The past week and a half I've been here in New Hampshire, working at Camp Brookwoods. I'm one in the Otter cabin, which means that twelve sets of parents have trusted me with their thirteen year old sons. They have no clue who I am, and yet because I'm associated with Brookwoods they believe that I will not only take care of their kids, but that I'll help those kids grow in Christ (and maybe teach them something like mountainboarding).
During worship this morning Pastor Mark said something about having a half a week left until we go back to "the real world." This is something I've been thinking about for some time now, mostly because of something Cody said to me last year (or in 2009, they all run together). He said that out there isn't the real world. That this place, this amazing place, is more real than anything we'll find back there. At the time I really didn't buy into what he was saying, but now I couldn't agree more.
This period the kids who are in Narnia (an activity where they listen to and learn about Narnia) are working through The Last Battle. In the end of the book, the kids realize that the Narnia they are in looks just like the Narnia they came from. Doctor Kirke says that the "new" Narnia is the true one and that they one they grew up knowing is merely a reflection of this true place. "This," Digory says, "is the Aslan's country."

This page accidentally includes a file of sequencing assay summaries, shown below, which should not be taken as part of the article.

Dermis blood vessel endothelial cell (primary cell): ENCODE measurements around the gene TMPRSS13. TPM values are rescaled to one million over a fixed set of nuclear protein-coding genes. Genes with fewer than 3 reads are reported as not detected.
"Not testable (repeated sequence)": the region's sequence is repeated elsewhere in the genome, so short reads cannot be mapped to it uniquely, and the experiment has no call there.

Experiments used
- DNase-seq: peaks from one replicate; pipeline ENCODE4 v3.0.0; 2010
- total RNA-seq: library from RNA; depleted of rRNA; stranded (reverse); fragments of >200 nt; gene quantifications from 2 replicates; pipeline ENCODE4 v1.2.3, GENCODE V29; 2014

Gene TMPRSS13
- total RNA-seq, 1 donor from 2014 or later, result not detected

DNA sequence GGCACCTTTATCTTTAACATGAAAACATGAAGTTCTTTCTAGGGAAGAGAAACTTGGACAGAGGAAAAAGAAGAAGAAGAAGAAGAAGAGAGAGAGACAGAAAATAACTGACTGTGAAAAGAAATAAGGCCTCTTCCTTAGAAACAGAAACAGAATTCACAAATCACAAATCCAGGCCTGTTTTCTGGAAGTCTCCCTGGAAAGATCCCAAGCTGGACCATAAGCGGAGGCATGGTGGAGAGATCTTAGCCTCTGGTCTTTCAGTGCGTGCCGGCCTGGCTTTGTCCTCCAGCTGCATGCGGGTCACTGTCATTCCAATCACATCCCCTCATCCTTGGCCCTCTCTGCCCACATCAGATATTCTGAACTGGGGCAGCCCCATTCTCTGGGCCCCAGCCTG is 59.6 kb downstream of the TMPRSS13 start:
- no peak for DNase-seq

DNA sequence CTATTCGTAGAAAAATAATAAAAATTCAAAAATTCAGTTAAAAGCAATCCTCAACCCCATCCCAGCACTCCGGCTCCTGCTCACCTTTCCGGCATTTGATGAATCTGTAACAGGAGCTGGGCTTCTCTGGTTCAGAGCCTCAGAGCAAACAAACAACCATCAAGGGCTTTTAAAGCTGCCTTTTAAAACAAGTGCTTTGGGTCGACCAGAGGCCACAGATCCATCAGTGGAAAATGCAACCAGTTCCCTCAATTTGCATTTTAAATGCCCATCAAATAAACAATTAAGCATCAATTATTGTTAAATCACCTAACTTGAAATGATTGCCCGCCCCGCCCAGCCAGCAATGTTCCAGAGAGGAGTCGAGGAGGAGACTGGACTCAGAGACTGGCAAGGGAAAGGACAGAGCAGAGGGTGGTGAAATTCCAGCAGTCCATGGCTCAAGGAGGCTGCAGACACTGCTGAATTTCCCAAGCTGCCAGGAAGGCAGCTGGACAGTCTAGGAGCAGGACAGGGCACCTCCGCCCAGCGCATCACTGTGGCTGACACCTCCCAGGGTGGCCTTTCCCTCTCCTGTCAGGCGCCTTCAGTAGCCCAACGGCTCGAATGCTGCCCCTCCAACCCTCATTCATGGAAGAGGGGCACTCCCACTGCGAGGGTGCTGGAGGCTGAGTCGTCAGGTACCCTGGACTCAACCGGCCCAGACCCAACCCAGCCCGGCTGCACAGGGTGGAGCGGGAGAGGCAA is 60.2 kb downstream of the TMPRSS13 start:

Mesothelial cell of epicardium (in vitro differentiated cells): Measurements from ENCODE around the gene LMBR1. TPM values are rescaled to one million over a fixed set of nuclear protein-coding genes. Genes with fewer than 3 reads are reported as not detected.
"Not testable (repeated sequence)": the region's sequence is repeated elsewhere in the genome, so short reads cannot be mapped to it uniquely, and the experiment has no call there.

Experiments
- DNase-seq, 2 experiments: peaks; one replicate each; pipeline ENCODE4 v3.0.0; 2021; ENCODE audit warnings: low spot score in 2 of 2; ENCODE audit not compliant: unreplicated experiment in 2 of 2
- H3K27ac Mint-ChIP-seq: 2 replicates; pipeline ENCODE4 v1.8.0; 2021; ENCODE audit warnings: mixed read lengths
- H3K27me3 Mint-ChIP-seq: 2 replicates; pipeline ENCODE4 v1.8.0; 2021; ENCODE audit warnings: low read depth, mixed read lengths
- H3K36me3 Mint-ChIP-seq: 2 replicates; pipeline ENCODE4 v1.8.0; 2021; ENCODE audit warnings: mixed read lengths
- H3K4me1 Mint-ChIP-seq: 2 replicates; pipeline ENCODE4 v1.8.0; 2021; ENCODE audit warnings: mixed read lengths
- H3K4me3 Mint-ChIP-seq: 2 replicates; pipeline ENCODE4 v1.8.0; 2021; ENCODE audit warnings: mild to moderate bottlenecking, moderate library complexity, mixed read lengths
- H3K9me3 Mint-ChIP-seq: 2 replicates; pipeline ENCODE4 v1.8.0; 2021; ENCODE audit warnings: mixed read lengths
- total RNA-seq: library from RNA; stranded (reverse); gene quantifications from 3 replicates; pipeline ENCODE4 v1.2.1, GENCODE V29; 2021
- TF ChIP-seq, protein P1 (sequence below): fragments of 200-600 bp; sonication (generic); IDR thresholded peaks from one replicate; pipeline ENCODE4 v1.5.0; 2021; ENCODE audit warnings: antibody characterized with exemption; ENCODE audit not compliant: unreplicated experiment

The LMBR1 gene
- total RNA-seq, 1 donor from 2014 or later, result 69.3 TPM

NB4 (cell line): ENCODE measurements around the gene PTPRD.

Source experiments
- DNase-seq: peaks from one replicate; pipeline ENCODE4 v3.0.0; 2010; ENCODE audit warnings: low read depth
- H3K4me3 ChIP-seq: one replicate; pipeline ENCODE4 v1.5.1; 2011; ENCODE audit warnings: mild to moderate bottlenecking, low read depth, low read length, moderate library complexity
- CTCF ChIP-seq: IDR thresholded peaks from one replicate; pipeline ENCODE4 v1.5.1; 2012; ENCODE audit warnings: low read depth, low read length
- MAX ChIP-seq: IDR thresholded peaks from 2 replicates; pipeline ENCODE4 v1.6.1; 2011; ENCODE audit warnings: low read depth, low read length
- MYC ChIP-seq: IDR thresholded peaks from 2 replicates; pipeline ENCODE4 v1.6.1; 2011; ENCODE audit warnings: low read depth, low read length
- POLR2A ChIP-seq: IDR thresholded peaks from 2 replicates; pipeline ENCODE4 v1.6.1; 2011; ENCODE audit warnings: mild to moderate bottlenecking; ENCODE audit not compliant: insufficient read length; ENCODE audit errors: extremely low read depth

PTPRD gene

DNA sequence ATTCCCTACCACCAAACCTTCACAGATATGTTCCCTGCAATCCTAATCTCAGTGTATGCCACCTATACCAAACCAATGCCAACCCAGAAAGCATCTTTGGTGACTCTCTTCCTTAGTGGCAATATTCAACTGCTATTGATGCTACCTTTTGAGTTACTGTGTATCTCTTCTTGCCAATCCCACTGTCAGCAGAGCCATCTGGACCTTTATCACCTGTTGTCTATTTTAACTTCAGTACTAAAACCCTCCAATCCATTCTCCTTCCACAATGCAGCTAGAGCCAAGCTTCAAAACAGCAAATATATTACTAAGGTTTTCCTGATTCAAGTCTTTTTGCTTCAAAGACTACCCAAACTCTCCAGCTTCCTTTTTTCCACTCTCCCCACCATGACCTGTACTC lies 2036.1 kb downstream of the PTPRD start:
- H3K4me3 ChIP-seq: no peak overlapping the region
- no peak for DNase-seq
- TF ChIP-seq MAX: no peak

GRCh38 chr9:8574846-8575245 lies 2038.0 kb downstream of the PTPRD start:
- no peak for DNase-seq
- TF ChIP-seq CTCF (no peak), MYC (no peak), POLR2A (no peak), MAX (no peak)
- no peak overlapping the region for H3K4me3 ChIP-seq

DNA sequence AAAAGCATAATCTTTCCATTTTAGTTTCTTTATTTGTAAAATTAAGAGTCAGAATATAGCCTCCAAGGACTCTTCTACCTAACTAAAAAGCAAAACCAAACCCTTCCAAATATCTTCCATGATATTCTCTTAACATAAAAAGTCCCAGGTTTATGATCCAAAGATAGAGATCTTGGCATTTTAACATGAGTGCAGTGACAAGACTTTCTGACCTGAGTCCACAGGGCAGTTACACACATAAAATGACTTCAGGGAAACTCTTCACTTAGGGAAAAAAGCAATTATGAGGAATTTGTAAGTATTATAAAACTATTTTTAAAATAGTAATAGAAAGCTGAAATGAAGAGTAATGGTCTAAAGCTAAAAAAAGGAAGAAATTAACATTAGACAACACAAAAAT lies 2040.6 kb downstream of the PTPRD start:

I feel that camp is a lot like that. It's a place where you can be honest about who you are, you can trust people with who you are, and they can do the same. It's a place where, to put it simply and not mince words, the Kingdom of God is coming. And what is more real than the kingdom coming? What is more real than a place where you can sense God's presence.
This place is real life. It's as real as it gets. It's hard, it hurts sometimes, and it's real.
I hope that sometime you get the chance to get up here. And if you have been up here before, real life misses you.